Dell merger won’t destroy EMC federation
Similar strategy exists in Dell, says CEO, although some unification not ruled out
The federation structure of EMC won't be destroyed on completion of its merger with Dell, CEO and founder Michael Dell has said, although the integration of some units has not been ruled out.
Speaking to a select group of journalists, Michael Dell said: "We actually have something a bit like this in Dell, where we have some strategically aligned businesses that we're incubating and I think what Joe has described and what we do are in many ways very similar."
"What we've learned is that if you take companies and you smash them together, that doesn't always work so well," the CEO said, "so what you need to do is understand what the capabilities and assets are and think carefully about what the opportunities are.
"When we acquired SecureWorks 5-plus years ago, if we'd taken all the SecureWorks salespeople and said 'welcome to Dell, now we want you to go sell PCs and servicers' we would have totally destroyed the company. So, instead, we said 'ok, we know that the security is really important, lets understand what this group SecureWorks does and lets leave them alone. Let's give them resources, let's feed them customers to help them grow, but lets not try to make them into something that they're not'. And we invested very heavly and it's worked extremely well, so I think there's a model where you can incubate new businesses that are part of a strategically aligned family."
Dell also said he was "supportive of the announcement" that VMware and EMC are to combine their clouds under the Virtustream brand ahead of the acquisition.
"We don't have any different intention [from EMC]," he told IT Pro.
Dell didn't completely rule out merging some business, units, however.
"There are areas where scale matters and you combine things together, integration is very important," he said.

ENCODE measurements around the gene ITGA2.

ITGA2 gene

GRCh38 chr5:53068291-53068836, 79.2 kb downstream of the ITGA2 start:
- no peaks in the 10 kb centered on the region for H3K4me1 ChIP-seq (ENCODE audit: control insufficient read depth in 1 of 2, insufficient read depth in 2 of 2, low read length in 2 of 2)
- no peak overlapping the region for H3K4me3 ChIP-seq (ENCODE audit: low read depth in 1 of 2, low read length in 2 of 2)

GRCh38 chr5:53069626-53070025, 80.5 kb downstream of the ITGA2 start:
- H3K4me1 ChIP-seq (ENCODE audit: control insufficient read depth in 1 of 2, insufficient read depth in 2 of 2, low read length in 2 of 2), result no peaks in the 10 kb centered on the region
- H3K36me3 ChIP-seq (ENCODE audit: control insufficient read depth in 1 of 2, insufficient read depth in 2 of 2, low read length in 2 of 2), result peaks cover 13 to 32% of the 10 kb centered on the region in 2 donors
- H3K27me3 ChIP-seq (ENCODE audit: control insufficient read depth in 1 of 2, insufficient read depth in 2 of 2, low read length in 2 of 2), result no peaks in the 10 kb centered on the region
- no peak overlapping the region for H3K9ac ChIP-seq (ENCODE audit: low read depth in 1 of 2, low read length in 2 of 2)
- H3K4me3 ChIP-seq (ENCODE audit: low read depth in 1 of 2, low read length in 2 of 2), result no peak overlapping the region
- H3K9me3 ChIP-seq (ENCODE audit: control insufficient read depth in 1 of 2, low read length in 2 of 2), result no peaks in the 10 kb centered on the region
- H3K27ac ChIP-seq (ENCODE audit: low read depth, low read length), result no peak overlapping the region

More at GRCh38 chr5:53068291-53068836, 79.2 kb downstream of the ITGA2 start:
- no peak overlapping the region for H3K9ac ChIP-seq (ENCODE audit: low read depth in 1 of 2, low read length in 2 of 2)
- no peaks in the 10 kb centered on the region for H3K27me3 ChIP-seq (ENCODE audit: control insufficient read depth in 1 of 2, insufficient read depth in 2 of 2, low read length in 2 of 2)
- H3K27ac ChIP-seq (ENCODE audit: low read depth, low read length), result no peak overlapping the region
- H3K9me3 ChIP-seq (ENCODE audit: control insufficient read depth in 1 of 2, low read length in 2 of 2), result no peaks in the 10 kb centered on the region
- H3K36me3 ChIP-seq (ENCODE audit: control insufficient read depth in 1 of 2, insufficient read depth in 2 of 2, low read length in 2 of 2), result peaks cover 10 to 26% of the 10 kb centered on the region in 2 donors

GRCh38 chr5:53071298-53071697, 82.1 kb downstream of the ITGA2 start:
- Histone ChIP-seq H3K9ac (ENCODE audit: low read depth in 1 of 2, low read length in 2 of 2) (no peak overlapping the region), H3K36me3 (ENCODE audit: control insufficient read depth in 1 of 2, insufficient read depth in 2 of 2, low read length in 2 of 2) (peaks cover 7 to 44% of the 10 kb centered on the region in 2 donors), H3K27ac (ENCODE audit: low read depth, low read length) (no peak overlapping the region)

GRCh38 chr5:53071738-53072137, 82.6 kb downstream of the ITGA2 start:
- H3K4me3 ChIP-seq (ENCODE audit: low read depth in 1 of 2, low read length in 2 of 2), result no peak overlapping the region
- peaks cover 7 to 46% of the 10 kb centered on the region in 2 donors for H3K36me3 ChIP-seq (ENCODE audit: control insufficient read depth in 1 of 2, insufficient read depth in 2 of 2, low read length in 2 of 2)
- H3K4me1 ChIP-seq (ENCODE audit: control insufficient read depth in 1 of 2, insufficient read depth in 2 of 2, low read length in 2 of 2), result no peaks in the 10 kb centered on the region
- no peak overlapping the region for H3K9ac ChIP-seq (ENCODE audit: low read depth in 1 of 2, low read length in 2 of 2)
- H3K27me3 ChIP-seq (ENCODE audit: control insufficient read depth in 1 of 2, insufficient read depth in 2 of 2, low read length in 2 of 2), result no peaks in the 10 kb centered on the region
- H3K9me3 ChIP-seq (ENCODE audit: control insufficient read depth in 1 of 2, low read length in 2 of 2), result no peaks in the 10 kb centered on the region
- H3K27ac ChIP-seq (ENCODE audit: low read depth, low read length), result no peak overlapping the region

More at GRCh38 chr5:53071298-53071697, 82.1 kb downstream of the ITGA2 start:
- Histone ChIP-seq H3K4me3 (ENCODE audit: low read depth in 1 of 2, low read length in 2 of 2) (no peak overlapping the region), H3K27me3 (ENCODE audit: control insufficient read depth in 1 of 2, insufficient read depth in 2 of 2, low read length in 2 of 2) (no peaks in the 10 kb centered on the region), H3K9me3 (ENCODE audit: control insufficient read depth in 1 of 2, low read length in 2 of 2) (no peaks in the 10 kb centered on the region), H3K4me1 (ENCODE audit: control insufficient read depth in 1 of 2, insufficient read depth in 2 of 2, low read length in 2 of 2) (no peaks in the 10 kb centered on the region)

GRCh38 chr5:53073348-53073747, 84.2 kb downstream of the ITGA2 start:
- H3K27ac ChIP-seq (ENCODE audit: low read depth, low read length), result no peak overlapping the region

Dell added that reports of mass layoffs of thousands of people in the Irish media are somewhat "hysterical".
"Nobody's really thinking carefully about this... companies like ours thrive on talent and we need very talented people to do what it is we do and if the people leave, we can't do it," he said.
"What you see in any global company is you have these hubs of innovation and talent and for a long time Ireland has been home to Dell and ... it's also been home to EMC in Cork and VMware and so we're excited to enhance our presence in Ireland," he added.
However he didn't completely deny that some jobs could go.
"This combination as far more about revenue synergies than cost synergies. There are some cost synergies, I'm not going to deny that's the case, but we think the revenue synergies are three times larger than the cost synergies," Dell said.
Hitting back at critics
Michael Dell also took the opportunity to hit back at some of the company's critics, including a not-so-veiled reference to HP (now Hewlett-Packard Enterprise and HP Inc).
Asked why the company he founded has decided to grow through acquisition when "some competitors are splitting and selling their hardware parts", Dell said it was not good business sense to decide strategy based on what competitors are doing.
"When I develop strategy, what I do is go talk to customers ... [and] what I've heard from our CIO customers is they really like this combination [with EMC] because we're making their jobs easier," Dell said. "Being able to provide them with a complete set of solutions to solve their problems and they don't actually want more suppliers. Just think about it -- if you go to a CIO and you say 'here's all the things I do -- what I'm going to do is I'm going to create two companies, how do you like that? And now you've got to deal with two companies instead of one.' Why are you doing that? It's just more complicated for the customer."
He also pointed to the fact Dell is a privately owned company, whereas certain competitors are not, claiming this could be a motivator.
"Maybe [splitting] is for the shareholder and not for the customer - and which shareholder is it for? Is it for the short-term shareholder, or the long-term shareholder?" said Dell.
"What I see in the world generally is a plague of short-term thinking. I see it in education, I see it in politics, I see it in business and I think there's a lot of short-term thinking that exists in the world, and we're not doing short-term thinking here. We're thinking much, much longer-term. Time will tell what the results are, but we're quite encouraged with how things are going so far," he concluded.
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